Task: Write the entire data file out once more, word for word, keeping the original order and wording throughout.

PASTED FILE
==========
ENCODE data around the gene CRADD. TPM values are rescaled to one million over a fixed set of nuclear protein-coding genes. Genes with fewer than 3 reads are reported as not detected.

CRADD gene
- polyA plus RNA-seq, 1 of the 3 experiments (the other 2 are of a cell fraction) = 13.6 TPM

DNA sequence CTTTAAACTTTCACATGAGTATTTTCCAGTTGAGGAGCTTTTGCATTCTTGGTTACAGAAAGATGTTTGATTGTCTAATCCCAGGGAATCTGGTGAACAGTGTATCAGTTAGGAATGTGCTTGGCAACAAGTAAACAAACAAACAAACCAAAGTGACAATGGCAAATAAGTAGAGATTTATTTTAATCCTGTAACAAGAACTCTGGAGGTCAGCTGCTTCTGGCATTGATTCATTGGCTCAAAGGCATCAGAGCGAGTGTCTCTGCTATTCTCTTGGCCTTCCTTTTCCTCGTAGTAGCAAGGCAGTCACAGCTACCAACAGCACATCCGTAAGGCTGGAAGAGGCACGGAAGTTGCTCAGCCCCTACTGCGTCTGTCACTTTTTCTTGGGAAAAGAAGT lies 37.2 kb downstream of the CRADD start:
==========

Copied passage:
ENCODE data around the gene CRADD. TPM values are rescaled to one million over a fixed set of nuclear protein-coding genes. Genes with fewer than 3 reads are reported as not detected.

CRADD gene
- polyA plus RNA-seq, 1 of the 3 experiments (the other 2 are of a cell fraction) = 13.6 TPM

DNA sequence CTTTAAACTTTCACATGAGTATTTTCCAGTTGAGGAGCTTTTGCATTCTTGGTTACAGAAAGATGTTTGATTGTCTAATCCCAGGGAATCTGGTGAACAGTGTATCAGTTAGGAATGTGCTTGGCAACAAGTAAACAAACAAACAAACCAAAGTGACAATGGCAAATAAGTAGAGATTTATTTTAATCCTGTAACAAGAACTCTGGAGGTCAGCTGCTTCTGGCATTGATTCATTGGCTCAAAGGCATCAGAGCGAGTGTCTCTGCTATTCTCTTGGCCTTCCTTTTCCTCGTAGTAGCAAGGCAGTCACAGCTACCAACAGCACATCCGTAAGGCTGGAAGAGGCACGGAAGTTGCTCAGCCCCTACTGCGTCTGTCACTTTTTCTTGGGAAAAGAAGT lies 37.2 kb downstream of the CRADD start: